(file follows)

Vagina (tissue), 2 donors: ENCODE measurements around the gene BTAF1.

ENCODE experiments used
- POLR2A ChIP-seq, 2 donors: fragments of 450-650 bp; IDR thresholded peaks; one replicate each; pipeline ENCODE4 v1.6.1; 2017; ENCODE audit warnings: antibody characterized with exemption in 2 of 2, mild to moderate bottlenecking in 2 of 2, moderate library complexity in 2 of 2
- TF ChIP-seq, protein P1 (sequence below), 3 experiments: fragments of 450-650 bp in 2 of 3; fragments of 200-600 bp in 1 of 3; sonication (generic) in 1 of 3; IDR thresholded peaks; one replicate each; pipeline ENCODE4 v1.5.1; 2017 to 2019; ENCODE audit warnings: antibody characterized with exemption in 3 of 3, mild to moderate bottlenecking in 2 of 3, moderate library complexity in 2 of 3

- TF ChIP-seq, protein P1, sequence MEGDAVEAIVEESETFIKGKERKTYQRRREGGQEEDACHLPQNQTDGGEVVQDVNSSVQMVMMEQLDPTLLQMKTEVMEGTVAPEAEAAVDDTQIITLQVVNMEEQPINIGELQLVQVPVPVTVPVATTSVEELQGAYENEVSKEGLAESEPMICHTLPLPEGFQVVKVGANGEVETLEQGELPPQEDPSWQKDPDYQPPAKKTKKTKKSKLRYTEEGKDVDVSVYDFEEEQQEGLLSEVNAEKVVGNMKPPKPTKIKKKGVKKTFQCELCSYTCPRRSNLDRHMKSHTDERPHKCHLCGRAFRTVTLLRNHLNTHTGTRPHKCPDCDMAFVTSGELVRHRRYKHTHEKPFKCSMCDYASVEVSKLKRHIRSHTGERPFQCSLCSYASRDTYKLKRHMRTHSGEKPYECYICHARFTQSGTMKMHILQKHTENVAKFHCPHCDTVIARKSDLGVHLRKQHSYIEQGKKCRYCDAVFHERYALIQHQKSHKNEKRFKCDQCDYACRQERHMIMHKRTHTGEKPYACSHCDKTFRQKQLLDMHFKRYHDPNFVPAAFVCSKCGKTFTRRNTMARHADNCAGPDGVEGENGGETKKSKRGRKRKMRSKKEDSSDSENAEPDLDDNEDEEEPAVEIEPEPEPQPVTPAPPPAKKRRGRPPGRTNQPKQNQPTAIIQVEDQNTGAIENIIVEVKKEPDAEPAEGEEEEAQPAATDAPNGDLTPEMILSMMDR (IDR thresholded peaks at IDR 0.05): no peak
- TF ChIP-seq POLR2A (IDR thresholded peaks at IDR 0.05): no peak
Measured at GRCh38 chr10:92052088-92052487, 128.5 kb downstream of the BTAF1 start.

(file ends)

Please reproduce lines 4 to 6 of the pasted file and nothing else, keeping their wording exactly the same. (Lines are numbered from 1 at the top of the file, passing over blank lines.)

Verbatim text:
- TF ChIP-seq, protein P1 (sequence below), 3 experiments: fragments of 450-650 bp in 2 of 3; fragments of 200-600 bp in 1 of 3; sonication (generic) in 1 of 3; IDR thresholded peaks; one replicate each; pipeline ENCODE4 v1.5.1; 2017 to 2019; ENCODE audit warnings: antibody characterized with exemption in 3 of 3, mild to moderate bottlenecking in 2 of 3, moderate library complexity in 2 of 3

- TF ChIP-seq, protein P1, sequence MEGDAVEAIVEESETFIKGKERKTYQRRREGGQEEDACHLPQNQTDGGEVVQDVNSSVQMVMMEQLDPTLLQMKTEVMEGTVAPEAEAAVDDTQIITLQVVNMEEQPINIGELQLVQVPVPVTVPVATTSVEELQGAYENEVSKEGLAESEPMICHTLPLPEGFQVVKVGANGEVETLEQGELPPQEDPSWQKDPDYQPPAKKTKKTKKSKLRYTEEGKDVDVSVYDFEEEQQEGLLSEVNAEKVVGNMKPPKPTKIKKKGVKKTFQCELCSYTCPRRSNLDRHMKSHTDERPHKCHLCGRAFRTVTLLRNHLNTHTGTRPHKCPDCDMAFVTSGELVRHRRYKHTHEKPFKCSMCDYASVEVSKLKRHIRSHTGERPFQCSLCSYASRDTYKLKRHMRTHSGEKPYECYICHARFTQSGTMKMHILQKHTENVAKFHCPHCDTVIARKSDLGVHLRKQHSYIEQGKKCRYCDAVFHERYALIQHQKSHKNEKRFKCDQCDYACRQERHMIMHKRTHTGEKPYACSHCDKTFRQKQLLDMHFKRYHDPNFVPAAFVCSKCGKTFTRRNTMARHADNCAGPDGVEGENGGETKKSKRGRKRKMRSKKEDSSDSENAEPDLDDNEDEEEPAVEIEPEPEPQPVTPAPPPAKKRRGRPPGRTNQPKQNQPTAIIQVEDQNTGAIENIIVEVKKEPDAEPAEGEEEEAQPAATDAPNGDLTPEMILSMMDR (IDR thresholded peaks at IDR 0.05): no peak
- TF ChIP-seq POLR2A (IDR thresholded peaks at IDR 0.05): no peak